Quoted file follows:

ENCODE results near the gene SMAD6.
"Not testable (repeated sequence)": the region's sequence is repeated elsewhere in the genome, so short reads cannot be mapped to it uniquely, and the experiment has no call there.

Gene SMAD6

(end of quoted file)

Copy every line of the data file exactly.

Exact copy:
ENCODE results near the gene SMAD6.
"Not testable (repeated sequence)": the region's sequence is repeated elsewhere in the genome, so short reads cannot be mapped to it uniquely, and the experiment has no call there.

Gene SMAD6